Once, a crane in Japan
Folded into a woman
To marry a net maker.
We don’t know why.
Perhaps she realized
She could catch more
Fish with a net than
By herself. All we know
About the net maker
Is that he made nets.
On the train to Nova Scotia, a man and a woman in identical black jackets,
Their hair cut in complementary Mohawks, were standing ahead of me
Jostling between two countries as we sped through light the color of a fish eye
And when he took her violin case and coaxed it into the overhead,
Awkwardly perching himself in the middle of the air, she watched him
In the way you watch an animal in disguise that has made a mistake,
Done something a person could not do, something that identifies him
As a bird.
Later, when the net maker
Was showing his son how
Nets are made, the furling
Of circles together that then
Never escape each other,
The stars thunderous apples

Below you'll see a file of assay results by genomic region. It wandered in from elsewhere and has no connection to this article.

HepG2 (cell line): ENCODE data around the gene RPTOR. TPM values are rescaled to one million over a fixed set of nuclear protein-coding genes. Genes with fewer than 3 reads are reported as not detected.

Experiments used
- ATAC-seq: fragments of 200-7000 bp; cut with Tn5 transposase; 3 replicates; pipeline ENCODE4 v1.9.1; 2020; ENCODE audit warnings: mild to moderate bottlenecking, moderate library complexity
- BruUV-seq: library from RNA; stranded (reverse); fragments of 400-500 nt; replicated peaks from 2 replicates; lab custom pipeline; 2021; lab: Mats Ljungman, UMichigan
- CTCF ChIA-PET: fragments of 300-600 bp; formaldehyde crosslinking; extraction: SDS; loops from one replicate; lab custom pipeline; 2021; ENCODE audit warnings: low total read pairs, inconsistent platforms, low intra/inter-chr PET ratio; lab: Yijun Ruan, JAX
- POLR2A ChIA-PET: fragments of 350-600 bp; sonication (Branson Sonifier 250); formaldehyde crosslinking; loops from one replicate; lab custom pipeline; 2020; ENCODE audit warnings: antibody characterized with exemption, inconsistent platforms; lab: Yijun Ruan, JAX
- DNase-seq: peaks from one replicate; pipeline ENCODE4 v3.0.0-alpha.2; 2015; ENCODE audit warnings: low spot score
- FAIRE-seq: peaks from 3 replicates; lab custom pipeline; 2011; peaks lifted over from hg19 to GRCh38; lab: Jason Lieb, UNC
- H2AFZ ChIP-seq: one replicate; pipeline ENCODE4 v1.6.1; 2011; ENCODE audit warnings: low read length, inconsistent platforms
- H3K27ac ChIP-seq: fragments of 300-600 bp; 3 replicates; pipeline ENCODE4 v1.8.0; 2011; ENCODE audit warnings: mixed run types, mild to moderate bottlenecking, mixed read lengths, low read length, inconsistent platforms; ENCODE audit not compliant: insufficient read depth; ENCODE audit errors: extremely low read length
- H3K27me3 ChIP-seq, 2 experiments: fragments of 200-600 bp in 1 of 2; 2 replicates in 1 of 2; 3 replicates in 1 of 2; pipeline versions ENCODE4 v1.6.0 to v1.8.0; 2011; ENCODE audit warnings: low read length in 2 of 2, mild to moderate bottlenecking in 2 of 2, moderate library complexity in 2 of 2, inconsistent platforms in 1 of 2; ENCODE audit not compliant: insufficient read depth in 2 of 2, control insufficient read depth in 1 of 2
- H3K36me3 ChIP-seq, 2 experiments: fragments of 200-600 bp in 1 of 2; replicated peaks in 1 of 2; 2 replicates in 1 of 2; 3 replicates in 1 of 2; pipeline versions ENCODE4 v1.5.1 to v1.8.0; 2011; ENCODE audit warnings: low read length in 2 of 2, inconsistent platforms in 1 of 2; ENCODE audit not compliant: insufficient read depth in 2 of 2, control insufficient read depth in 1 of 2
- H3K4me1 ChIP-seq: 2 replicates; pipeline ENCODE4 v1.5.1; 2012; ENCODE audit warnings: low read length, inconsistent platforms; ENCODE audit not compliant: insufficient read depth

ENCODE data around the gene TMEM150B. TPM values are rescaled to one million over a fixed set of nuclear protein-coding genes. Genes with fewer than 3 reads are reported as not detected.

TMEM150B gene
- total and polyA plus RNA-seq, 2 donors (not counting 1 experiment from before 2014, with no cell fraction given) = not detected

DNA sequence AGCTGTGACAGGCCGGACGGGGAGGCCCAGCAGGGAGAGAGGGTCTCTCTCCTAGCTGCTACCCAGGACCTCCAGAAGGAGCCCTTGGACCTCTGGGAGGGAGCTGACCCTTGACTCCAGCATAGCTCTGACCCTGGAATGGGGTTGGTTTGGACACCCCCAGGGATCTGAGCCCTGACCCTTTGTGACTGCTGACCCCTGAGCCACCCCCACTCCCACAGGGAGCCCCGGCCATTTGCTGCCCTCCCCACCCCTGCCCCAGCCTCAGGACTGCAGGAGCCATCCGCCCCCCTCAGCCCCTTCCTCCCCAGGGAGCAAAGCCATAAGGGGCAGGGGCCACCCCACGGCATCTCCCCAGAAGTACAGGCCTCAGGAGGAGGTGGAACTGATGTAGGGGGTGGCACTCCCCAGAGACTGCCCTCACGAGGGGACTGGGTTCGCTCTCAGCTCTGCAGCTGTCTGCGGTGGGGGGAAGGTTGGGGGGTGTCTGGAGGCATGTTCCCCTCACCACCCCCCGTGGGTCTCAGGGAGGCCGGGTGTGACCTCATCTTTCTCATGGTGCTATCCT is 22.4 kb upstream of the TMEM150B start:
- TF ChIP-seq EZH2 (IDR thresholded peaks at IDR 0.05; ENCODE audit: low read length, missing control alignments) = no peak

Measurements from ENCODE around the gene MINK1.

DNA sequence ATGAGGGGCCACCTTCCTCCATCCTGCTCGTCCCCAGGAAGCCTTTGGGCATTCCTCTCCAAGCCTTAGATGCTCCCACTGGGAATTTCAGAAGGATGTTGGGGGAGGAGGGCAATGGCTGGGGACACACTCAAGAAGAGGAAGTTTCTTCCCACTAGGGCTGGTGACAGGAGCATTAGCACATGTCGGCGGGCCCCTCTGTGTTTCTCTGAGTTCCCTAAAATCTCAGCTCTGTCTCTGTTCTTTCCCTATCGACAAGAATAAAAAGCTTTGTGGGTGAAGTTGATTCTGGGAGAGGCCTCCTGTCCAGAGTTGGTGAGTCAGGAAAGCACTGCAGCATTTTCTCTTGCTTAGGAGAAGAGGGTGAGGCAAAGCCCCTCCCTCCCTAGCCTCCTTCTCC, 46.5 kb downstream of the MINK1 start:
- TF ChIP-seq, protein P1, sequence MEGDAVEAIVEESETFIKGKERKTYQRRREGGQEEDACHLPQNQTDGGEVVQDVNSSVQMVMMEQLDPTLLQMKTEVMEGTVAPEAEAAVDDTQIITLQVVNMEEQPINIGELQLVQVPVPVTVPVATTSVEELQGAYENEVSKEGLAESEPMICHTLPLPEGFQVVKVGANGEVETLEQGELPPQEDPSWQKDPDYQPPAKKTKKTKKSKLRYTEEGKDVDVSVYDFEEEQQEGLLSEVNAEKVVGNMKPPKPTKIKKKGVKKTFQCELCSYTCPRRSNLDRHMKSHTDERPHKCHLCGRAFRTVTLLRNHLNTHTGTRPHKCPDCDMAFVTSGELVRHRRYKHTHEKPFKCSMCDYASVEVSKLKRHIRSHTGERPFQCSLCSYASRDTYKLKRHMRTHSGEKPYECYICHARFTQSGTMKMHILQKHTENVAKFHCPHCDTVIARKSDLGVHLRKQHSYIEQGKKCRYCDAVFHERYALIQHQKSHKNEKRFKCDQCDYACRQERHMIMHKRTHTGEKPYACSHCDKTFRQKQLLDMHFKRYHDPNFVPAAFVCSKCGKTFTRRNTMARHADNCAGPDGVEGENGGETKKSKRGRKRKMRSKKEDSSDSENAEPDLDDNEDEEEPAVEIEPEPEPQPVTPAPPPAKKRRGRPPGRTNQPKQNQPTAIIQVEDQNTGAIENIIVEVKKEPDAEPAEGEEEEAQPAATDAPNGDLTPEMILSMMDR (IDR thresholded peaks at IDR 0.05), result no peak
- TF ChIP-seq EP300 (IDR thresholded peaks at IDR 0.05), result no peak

Over their porch, the boy
Asked him how he had
Met his mother, and the
Net maker said she had
Come in from a storm,
But he couldn’t remember
If it had been snow or rain.
In Nova Scotia they throw their nets out farther, anguishing against water
That does not open no matter how many names you give it.
A drunk man told me that sometimes seals will pull off their skins
So that they can pretend to speak to people, and I asked him if anyone
Ever tries to steal a skin, to go pretend to be a seal,
And he told me that once when he was younger he caught a narwhal
In his net, and as it battered its blue white flesh against his boat
He sawed away at its horn to free it, neither of them saying a word
To each other, the narwhal never forgiving, never judging,
Until the spiraled horn cracked into the man’s hands and the narwhal
Sank away, the net floating like a shredded mask, leaving them both with nothing.
As when the net maker’s son had a fever,
And when he went to check on him
Found him with his mother’s beak
Lodged in his mouth,
Pushing something down his throat
Or pulling something out of his chest,
And he went out to the porch to catch his breath,
Wondering if it would rain tomorrow,
What that would mean for the fish,
And if he should gather seaweed
To make soup for the sick boy
And thinking that we never really
And he thought about the two times
He did not live in now:
The time when he had not been a net maker,
The time when she would no longer be his wife.
Joshua Rupp lives in the north. He is somewhat private, but friendly. He hopes you are well.